Being a realist par excellence, Barry Williams provides, in his last paragraph above, his astute, perceptive, conclusion one based on long experience in this field. I suggest that you re-read it....
Barry also provides this news item about a correspondent who uses the name "Herc Ules" (brilliant!) in his posts to me, which are virulent, vague, and just plain weird. (So what else is new, Randi?) Judging from this news, I may be spared some nasty stuff, at least for a while. Says Barry:
I believe you also heard from this chap. He wouldn't be put off but kept pestering us with incomprehensible claims. I tried to let him down gently, but when he started making threats, I had to let the police know and they took it very seriously and quickly tracked him down. I doubt he would have carried out his threat, but you can't be sure. How would I have felt if I had just shrugged him off and next week heard of someone being poisoned after eating Dick Smith peanut butter.
Dick Smith, very well-known in Australia, is a leading supporter of the skeptical (pardon me, sceptical!) movement there, and one of his business interests is producing food products.
Australian Broadcasting News: A man charged with threatening to poison food produced by Dick Smith has been refused bail in the Rockhampton Magistrates Court in central Queensland. Graham Andrew Cooper, 30, is charged with trying extort $100,000 from the Australian Sceptics Association. Cooper appeared in court this morning charged with stalking, extortion and sending threatening e-mails. The court was told Cooper sent e-mails to Barry Williams from the Australian Sceptics Association, which has offered $100,000 to anyone who can prove psychic powers. The police prosecutor said Cooper claimed the association refused to test him. It is alleged the e-mails said that Dick Smith owed him $100,000 and that he would put rat sack into as much Dick Smith food as he could lay his hands on. The court was told Cooper is a paranoid schizophrenic and police said the threats were not carried out. Cooper will be held in custody until his next court appearance in May.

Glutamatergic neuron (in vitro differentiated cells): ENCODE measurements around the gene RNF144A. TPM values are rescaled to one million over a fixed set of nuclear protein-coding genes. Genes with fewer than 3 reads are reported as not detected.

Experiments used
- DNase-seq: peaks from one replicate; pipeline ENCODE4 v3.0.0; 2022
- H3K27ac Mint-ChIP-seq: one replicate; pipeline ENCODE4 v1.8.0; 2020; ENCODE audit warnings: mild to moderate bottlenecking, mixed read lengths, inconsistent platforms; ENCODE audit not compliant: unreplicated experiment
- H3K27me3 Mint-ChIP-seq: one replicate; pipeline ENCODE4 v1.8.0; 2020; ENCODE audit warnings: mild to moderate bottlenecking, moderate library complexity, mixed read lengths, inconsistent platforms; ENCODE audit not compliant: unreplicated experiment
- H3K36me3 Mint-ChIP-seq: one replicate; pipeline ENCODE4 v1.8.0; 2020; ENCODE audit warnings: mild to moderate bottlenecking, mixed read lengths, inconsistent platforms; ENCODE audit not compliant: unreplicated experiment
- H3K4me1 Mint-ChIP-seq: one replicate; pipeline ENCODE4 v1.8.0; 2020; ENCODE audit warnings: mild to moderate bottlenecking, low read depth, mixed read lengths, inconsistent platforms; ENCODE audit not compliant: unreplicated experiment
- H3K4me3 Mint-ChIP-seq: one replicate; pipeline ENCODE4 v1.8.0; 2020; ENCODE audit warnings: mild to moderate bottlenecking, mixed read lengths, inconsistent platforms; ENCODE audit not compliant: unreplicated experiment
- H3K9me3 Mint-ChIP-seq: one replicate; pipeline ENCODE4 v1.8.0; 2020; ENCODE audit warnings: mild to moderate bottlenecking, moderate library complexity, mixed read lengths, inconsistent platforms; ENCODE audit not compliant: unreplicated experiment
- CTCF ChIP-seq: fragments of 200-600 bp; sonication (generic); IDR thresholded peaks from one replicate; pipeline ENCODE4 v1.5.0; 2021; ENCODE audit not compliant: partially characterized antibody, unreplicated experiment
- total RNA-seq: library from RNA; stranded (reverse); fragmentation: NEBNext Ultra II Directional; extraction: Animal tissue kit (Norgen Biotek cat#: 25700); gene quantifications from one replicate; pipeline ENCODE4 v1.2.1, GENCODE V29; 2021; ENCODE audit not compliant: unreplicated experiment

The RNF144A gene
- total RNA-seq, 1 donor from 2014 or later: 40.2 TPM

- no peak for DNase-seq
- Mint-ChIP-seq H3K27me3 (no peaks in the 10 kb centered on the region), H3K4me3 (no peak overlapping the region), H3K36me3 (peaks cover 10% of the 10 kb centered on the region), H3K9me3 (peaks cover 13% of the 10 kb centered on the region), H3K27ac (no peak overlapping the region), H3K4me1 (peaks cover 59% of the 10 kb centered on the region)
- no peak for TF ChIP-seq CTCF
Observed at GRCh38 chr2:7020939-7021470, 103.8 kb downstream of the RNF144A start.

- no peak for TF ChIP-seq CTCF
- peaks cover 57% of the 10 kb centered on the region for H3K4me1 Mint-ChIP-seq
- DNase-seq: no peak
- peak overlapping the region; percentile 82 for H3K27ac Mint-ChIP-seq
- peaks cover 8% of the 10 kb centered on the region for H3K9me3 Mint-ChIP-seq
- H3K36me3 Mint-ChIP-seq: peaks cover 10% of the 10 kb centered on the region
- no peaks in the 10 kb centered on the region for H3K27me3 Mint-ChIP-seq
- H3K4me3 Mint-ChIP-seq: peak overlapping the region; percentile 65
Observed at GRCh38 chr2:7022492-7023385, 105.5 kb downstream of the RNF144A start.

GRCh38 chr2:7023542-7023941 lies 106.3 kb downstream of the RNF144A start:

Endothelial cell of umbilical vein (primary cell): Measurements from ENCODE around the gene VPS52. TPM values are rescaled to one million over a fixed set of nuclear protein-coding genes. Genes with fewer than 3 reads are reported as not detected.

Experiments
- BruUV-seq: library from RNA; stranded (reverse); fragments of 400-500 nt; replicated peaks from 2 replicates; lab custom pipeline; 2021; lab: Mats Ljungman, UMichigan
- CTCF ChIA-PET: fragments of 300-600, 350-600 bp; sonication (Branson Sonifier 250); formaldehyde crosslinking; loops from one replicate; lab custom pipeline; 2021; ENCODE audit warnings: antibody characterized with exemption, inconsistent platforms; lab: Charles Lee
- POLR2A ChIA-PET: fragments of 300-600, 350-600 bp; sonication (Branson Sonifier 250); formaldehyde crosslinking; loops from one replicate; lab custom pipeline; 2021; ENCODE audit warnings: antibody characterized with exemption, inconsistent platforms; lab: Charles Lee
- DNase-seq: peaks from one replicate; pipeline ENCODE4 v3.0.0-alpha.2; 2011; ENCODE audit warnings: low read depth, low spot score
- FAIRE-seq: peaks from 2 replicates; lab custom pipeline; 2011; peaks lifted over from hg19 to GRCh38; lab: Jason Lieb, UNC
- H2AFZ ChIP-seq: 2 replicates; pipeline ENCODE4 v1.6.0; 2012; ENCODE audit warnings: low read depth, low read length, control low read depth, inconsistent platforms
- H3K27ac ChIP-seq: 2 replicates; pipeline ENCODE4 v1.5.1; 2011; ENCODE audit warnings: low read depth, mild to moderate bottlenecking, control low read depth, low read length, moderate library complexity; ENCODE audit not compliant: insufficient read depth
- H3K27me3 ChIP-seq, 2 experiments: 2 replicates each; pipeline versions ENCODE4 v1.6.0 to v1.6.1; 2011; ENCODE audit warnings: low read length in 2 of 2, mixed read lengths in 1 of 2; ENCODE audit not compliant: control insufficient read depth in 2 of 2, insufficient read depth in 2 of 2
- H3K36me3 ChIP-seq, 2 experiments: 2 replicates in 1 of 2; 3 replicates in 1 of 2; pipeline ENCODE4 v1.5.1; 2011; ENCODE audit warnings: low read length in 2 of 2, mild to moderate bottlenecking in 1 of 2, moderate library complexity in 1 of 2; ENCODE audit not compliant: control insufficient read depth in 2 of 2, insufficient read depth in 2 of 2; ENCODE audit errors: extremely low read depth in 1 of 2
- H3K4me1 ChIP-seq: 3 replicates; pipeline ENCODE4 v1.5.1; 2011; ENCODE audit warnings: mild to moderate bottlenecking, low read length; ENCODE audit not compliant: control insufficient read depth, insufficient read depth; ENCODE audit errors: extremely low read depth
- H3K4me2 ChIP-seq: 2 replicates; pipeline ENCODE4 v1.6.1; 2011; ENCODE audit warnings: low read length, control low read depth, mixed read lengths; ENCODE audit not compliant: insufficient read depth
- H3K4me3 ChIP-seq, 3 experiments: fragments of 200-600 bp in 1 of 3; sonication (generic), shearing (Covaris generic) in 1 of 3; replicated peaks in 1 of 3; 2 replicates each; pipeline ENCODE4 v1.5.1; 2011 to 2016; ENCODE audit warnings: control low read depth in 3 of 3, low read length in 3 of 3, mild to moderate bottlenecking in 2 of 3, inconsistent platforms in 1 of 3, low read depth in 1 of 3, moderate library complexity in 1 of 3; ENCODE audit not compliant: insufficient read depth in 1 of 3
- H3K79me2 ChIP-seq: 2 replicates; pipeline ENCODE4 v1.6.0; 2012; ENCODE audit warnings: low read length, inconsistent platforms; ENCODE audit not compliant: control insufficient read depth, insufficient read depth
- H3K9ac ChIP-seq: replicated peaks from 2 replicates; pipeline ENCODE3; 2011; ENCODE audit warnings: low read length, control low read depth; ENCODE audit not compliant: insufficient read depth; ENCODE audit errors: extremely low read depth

The term "rat sack" refers to rat poison. These colorful Aussie expressions....!
You should know: Article IX, Section 2, of the Constitution of the State of Tennessee says that atheists and people who do not believe in heaven and/or hell cannot hold office in that state. Really! I quote, from "Disqualifications":
No atheist shall hold a civil office. No person who denies the being of God, or a future state of rewards and punishments, shall hold any office in the civil department of this State.
But hold on a bit. I see, listed earlier in that same Constitution, Article VIII, Sections 4 & 5, that:
No religious or political test. That no political or religious test, other than an oath to support the Constitution of the United States and this State, shall ever be required as a qualification to any office or public trust under this State.
Freedom of worship. . . . that no man can of right be compelled to attend, erect, or support any place of worship, or to maintain any minister against his consent; that no human authority can, in any case whatever, control or interfere with the rights of conscience; and that no preference shall ever be given, by law, to any religious establishment or mode of worship.
Now, being a simple soul, I find these statements/laws contradictory. Both cannot apply! But looking further, also under Article IX, Section 1, "Disqualifications":
Ineligibility of ministers and priests to seats in legislature. Whereas Ministers of the Gospel are by their profession, dedicated to God and the care of souls, and ought not to be diverted from the great duties of their functions; therefore, no Minister of the Gospel, or priest of any denomination whatever, shall be eligible to a seat in either House of the Legislature.,
Okay, but isn't this an obvious "religious test," in itself? Of course it is!
Almost as if to prove the point that someone has dropped the ball here, since this worthy document was put in place after numerous periodic re-workings back in 1953, we also find, under Section 3:
Duelists shall hold no office. Any person who shall, after the adoption of this Constitution, fight a duel, or knowingly be the bearer of a challenge to fight a duel, or send or accept a challenge for that purpose, or be an aider or abettor in fighting a duel, shall be deprived of the right to hold any office of honor or profit in this State, and shall be punished otherwise, in such manner as the Legislature may prescribe.
How often, we must wonder, is this provision invoked....?
All this is still in effect, it's on the books, and legally speaking, under IX-2, anyone in office in Tennessee would have to defend themselves if charged with denying the medieval notions that a deity exists or that heaven or hell are real places. This thinking, for state officials in the 21st-century United States of America, is against the law!